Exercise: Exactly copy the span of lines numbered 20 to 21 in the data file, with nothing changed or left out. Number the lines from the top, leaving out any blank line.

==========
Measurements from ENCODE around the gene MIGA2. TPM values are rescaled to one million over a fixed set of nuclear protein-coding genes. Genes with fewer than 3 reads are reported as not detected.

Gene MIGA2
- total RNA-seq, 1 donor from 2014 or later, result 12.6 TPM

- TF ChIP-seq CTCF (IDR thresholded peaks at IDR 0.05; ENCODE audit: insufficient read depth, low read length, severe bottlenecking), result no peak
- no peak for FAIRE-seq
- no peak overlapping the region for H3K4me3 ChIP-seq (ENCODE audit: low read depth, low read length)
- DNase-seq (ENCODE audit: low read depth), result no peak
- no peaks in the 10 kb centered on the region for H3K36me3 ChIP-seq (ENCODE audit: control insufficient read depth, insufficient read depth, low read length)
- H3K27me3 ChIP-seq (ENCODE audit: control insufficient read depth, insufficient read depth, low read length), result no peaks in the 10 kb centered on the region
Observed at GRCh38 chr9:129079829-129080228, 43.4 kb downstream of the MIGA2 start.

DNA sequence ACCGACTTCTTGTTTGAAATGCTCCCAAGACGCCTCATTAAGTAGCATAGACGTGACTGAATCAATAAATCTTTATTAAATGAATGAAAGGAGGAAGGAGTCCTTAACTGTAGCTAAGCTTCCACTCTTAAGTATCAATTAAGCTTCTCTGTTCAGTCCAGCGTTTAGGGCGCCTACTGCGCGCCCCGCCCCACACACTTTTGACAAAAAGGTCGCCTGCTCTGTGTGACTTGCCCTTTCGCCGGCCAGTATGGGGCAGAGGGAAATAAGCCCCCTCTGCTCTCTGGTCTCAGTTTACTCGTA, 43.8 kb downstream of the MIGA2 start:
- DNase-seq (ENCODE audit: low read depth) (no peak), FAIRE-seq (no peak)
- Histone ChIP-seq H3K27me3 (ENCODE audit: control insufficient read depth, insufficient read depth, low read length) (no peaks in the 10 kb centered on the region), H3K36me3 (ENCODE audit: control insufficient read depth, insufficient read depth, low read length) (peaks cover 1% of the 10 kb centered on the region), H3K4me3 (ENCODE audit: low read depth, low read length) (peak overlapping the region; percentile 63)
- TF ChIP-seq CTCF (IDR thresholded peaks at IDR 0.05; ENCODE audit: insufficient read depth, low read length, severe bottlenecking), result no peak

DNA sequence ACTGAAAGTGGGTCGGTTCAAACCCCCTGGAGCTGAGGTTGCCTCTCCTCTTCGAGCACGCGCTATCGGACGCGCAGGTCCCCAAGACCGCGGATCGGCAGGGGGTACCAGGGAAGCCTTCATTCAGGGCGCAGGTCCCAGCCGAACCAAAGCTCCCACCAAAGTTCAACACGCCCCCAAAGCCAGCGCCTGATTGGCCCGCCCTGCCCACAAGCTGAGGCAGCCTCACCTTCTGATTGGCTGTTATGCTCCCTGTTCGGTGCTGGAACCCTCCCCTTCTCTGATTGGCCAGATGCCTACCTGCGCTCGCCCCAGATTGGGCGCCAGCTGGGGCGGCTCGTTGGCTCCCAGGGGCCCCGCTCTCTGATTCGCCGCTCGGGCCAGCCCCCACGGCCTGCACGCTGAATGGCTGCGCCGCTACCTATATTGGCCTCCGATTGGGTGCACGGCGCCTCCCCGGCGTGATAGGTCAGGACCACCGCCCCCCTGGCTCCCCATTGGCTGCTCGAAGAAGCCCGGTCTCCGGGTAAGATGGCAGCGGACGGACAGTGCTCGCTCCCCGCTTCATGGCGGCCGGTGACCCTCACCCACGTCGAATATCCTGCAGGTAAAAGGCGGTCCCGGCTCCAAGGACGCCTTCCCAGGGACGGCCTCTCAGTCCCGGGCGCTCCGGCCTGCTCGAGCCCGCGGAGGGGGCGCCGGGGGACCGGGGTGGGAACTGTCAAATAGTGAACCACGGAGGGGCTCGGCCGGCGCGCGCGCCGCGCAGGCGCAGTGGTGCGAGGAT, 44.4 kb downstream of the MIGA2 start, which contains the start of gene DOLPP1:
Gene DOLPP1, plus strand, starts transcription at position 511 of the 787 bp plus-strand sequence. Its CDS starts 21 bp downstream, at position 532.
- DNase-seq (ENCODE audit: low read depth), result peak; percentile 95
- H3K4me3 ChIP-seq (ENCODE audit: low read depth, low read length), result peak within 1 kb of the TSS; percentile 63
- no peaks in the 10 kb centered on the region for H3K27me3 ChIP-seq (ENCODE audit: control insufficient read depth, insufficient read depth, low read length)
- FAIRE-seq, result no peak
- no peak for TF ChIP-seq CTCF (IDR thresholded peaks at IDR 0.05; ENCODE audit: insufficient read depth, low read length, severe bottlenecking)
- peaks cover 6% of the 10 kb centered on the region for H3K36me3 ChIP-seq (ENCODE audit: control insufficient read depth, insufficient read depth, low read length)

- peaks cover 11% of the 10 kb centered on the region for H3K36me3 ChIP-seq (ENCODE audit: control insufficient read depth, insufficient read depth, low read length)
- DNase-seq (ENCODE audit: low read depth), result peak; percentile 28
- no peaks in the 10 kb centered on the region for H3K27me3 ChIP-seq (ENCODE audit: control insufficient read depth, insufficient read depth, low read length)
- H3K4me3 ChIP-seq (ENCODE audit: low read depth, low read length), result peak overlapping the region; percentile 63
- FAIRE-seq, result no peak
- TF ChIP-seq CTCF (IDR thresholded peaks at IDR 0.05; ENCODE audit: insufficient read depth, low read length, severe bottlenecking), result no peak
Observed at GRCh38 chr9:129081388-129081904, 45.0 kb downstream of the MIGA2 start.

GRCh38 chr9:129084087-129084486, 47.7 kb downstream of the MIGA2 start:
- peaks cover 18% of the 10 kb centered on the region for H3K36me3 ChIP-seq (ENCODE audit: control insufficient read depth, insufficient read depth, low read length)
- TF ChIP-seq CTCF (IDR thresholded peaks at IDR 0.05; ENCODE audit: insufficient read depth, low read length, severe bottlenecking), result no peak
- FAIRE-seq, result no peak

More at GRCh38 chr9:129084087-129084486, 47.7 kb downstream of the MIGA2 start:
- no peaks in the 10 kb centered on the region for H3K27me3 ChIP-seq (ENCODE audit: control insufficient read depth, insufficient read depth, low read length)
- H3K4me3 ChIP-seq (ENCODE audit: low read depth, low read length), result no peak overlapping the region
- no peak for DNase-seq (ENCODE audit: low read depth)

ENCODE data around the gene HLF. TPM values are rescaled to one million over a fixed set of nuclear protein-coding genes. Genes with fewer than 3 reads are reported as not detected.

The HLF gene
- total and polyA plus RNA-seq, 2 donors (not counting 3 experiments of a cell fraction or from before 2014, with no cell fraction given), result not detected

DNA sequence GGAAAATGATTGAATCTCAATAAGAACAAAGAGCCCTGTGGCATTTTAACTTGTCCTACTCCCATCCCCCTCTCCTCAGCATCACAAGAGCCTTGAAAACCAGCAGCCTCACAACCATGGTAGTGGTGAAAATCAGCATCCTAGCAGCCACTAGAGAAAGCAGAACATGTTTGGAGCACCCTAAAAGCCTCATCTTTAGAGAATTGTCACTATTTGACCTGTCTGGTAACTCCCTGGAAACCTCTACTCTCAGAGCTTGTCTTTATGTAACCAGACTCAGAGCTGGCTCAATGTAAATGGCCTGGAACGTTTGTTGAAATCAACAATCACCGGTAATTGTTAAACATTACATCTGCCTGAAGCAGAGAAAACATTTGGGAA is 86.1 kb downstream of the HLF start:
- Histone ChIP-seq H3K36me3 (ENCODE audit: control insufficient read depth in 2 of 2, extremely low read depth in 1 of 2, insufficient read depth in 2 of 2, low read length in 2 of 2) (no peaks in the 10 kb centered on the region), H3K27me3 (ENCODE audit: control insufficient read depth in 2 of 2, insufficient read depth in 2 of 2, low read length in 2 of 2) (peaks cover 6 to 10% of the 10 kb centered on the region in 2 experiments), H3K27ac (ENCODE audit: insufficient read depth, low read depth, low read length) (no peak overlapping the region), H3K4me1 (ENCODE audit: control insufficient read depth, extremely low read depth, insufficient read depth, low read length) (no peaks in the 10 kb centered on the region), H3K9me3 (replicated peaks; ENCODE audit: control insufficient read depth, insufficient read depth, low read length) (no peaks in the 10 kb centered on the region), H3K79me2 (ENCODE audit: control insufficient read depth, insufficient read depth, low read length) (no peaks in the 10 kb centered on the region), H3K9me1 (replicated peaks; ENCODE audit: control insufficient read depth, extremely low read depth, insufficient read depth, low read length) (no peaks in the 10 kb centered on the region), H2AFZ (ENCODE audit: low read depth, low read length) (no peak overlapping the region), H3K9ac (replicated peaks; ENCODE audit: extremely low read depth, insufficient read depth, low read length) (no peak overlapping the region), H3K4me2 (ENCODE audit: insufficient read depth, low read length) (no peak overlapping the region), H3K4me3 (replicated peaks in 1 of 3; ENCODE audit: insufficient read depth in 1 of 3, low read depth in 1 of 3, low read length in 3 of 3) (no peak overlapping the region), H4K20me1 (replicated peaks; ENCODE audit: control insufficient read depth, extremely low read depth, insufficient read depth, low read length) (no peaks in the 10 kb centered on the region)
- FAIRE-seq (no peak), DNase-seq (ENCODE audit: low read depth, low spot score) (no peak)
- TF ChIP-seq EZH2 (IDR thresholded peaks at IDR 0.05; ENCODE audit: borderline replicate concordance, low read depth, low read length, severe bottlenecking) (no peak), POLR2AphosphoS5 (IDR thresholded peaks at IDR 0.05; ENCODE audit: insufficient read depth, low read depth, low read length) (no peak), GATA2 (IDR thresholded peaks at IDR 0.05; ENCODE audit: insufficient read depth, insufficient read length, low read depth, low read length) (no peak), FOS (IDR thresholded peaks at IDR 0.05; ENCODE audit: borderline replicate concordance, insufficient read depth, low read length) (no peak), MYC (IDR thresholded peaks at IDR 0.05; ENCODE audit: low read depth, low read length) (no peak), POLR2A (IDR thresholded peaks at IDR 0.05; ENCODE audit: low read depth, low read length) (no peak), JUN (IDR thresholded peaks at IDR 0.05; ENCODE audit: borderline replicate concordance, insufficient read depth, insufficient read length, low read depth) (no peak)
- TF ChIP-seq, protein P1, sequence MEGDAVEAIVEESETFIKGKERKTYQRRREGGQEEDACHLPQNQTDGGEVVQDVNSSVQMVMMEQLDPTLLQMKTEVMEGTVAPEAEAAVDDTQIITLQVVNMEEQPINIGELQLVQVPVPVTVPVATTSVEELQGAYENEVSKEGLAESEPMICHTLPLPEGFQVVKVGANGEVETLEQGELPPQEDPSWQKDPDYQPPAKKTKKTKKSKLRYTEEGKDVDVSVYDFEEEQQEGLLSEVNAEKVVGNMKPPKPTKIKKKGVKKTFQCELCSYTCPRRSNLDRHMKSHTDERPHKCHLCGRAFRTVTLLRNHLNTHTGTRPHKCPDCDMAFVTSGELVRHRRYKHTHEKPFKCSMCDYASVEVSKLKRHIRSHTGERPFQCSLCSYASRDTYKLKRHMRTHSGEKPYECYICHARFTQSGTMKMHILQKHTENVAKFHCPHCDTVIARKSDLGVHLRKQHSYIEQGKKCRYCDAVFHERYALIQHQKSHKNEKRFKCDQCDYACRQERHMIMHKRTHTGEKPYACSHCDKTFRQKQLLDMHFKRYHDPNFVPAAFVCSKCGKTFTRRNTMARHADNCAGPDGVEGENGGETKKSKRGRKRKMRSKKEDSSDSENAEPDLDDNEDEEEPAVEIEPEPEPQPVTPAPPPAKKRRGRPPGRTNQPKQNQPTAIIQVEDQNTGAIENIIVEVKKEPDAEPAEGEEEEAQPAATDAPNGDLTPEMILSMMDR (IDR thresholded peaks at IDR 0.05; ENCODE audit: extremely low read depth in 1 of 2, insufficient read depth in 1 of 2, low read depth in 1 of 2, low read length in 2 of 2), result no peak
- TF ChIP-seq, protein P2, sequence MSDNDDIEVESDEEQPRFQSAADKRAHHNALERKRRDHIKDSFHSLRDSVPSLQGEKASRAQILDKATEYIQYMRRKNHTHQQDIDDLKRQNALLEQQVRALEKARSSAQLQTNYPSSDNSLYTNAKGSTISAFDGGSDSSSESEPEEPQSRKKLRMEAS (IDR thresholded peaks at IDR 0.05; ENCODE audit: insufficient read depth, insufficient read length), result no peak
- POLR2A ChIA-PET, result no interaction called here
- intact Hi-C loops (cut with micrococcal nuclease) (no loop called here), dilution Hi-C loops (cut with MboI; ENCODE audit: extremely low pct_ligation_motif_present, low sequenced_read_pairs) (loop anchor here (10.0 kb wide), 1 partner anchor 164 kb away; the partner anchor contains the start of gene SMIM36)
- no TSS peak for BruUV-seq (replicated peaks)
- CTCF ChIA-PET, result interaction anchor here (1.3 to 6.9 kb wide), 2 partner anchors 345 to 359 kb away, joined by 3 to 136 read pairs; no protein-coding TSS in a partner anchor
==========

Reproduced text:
- FAIRE-seq, result no peak
- no peak for TF ChIP-seq CTCF (IDR thresholded peaks at IDR 0.05; ENCODE audit: insufficient read depth, low read length, severe bottlenecking)